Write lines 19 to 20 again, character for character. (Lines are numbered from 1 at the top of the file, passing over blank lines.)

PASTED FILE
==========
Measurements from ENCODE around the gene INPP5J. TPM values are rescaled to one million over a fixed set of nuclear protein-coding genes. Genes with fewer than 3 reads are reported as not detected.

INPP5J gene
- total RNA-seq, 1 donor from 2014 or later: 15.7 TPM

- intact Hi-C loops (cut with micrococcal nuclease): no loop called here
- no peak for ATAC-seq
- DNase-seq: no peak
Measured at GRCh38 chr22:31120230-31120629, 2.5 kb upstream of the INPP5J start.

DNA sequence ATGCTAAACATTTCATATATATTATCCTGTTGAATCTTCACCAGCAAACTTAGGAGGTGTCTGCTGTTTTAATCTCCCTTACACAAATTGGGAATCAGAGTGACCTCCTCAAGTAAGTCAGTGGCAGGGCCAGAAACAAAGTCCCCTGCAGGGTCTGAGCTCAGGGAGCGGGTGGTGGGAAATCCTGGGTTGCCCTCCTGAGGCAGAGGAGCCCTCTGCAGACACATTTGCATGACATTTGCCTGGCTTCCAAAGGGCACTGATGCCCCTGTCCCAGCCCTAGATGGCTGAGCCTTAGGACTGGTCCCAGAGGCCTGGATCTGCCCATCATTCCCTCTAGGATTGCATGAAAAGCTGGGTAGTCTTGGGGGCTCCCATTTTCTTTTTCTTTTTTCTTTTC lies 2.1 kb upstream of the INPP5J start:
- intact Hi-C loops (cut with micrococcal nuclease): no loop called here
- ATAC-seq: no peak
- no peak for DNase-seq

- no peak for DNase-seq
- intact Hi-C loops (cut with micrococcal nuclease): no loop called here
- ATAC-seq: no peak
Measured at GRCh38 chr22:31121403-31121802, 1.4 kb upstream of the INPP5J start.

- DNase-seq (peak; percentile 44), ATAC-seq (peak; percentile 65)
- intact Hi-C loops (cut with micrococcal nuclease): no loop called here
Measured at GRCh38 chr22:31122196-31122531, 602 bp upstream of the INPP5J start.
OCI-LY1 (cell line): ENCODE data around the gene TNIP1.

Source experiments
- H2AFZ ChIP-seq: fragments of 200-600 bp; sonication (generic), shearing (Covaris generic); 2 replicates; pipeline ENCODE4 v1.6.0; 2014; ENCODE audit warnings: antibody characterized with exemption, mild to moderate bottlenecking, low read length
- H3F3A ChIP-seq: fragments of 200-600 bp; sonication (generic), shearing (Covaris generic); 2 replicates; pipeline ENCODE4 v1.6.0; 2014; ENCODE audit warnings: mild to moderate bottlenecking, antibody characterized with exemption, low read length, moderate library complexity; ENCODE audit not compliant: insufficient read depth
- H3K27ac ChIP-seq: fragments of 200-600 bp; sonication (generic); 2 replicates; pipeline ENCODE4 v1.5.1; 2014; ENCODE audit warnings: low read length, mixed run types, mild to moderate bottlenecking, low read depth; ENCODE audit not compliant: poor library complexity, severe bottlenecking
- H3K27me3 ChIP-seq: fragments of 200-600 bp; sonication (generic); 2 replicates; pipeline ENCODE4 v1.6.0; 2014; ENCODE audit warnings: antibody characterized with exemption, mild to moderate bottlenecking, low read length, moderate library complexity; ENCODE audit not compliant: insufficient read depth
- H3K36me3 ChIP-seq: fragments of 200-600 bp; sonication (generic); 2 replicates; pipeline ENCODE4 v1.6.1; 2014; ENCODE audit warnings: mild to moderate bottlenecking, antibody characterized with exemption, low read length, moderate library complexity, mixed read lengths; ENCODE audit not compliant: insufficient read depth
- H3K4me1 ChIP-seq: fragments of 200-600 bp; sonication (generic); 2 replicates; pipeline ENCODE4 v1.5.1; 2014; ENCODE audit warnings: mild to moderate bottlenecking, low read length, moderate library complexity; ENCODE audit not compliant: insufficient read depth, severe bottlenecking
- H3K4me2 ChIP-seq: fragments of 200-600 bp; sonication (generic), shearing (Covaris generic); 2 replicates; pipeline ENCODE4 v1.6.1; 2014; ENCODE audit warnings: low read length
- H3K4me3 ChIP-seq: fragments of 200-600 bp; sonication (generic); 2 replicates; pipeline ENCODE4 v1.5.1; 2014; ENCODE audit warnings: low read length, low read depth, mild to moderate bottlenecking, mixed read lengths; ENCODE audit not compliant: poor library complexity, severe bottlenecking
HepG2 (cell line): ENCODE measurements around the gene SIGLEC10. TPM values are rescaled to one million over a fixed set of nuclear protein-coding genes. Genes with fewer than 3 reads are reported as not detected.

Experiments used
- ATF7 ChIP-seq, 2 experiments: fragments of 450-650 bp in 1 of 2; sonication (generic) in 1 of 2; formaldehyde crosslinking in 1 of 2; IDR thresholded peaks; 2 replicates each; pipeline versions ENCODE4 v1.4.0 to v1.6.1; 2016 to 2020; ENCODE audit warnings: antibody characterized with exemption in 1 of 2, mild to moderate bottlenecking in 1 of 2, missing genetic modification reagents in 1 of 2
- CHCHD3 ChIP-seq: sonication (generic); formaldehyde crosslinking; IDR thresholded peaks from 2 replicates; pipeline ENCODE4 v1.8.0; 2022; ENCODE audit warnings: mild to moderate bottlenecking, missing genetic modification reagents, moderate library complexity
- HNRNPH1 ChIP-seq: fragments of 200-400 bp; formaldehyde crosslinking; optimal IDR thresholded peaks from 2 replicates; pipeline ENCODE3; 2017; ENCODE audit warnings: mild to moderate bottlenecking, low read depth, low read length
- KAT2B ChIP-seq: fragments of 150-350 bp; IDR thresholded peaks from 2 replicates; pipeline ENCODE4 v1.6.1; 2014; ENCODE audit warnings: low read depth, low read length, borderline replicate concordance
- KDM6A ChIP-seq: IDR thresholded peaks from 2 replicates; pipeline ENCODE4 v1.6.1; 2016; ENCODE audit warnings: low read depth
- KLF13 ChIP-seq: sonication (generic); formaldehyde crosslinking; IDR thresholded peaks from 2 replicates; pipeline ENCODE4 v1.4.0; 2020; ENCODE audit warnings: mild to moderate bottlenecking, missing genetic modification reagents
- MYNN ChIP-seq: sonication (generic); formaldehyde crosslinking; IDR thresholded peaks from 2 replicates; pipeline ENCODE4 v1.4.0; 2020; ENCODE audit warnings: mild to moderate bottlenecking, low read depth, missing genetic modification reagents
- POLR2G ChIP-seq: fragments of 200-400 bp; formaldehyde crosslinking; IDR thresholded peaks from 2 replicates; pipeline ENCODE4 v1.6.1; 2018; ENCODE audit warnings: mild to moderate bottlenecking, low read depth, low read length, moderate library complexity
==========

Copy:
OCI-LY1 (cell line): ENCODE data around the gene TNIP1.

Source experiments